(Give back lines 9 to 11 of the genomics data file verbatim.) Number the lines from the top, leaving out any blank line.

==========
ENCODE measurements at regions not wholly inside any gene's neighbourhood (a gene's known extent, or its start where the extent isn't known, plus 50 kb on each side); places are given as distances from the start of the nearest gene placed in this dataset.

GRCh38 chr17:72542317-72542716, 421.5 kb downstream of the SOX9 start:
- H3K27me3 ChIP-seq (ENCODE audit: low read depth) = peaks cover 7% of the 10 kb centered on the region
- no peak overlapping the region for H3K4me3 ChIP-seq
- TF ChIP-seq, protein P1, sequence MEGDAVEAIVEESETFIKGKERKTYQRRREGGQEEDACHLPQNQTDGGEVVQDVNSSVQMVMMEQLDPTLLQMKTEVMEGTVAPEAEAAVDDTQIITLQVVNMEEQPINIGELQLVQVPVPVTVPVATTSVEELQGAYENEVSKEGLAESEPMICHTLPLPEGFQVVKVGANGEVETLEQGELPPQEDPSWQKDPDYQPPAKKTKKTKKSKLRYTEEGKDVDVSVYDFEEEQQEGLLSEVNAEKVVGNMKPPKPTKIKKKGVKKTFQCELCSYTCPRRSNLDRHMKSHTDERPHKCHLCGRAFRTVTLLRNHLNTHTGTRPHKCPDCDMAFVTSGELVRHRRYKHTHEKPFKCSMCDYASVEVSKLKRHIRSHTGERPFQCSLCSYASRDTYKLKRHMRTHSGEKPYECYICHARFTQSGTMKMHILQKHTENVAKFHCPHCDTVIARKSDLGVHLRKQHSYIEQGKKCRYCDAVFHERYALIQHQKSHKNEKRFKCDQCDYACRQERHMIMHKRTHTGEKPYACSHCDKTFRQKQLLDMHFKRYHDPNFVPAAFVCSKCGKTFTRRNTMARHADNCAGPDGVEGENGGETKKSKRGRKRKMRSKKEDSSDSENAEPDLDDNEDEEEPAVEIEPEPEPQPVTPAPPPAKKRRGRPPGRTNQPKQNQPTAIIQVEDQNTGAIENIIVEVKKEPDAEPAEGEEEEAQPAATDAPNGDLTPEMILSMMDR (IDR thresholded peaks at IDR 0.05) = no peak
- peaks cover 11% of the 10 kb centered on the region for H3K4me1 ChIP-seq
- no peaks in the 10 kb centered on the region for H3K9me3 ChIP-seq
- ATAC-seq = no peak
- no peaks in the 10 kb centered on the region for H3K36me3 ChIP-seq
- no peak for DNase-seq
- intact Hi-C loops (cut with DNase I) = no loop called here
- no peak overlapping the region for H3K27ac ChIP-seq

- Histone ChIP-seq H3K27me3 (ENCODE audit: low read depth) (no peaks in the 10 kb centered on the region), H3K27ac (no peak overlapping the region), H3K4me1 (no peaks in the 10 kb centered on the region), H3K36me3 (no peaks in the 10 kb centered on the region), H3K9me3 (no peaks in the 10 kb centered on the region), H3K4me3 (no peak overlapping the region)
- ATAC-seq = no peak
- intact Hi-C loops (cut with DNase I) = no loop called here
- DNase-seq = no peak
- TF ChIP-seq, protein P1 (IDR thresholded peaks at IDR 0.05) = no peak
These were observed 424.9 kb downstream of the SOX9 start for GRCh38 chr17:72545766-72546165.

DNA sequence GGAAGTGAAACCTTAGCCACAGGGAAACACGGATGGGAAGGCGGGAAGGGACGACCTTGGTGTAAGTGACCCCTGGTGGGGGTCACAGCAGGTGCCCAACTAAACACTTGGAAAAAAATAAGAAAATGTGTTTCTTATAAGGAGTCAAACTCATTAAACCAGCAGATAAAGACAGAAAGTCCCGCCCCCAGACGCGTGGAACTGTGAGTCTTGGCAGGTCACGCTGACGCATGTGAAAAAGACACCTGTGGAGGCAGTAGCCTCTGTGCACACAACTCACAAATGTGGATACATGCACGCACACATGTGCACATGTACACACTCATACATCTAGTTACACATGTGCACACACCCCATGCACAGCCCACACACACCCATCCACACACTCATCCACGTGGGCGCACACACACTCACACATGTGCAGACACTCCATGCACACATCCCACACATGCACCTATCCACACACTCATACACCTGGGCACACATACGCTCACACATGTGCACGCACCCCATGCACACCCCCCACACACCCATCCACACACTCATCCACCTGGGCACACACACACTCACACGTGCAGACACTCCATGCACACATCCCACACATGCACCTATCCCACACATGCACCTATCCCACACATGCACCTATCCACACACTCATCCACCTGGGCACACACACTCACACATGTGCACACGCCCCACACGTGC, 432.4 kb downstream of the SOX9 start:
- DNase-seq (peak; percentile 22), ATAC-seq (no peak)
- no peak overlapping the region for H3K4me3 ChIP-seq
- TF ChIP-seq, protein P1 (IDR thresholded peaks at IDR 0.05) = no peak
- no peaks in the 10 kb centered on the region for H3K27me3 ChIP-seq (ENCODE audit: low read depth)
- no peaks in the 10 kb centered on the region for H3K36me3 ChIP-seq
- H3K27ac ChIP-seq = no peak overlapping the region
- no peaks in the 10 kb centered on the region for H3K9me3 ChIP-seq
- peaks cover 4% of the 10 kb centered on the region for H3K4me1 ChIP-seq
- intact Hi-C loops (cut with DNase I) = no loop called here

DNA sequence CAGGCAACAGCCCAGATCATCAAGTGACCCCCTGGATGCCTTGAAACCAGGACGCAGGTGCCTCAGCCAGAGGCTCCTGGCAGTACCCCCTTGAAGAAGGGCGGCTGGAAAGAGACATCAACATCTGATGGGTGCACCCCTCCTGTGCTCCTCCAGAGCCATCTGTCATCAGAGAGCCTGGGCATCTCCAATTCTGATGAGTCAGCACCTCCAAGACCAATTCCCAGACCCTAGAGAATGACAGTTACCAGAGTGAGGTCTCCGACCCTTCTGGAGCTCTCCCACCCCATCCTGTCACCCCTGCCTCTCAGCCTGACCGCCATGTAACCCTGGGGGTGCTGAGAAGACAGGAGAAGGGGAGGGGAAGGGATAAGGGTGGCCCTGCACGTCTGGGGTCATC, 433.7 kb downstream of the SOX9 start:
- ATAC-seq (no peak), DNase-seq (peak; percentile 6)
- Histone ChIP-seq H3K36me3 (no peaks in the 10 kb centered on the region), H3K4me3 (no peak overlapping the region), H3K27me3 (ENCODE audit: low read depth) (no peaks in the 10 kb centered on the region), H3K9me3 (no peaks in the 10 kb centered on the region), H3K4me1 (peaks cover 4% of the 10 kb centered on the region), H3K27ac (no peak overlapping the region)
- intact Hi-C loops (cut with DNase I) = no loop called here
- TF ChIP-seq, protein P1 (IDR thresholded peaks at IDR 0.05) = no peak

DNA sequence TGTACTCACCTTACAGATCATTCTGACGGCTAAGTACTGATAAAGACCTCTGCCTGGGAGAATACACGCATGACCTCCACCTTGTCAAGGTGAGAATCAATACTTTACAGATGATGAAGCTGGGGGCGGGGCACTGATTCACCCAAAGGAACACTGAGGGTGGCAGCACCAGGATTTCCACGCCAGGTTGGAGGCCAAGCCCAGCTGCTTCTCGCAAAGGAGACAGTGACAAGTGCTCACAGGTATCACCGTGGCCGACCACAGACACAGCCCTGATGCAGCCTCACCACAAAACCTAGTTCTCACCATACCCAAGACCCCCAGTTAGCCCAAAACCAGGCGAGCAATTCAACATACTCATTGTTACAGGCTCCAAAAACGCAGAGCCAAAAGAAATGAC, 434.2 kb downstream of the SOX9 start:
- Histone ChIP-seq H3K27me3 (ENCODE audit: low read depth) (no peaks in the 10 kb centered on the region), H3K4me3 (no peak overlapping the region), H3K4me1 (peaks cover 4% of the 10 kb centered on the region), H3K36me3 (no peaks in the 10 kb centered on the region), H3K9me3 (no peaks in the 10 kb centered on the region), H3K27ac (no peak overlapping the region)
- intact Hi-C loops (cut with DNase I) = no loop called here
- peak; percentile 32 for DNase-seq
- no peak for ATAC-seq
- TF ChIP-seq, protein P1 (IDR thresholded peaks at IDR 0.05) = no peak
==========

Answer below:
- no peaks in the 10 kb centered on the region for H3K36me3 ChIP-seq
- no peak for DNase-seq
- intact Hi-C loops (cut with DNase I) = no loop called here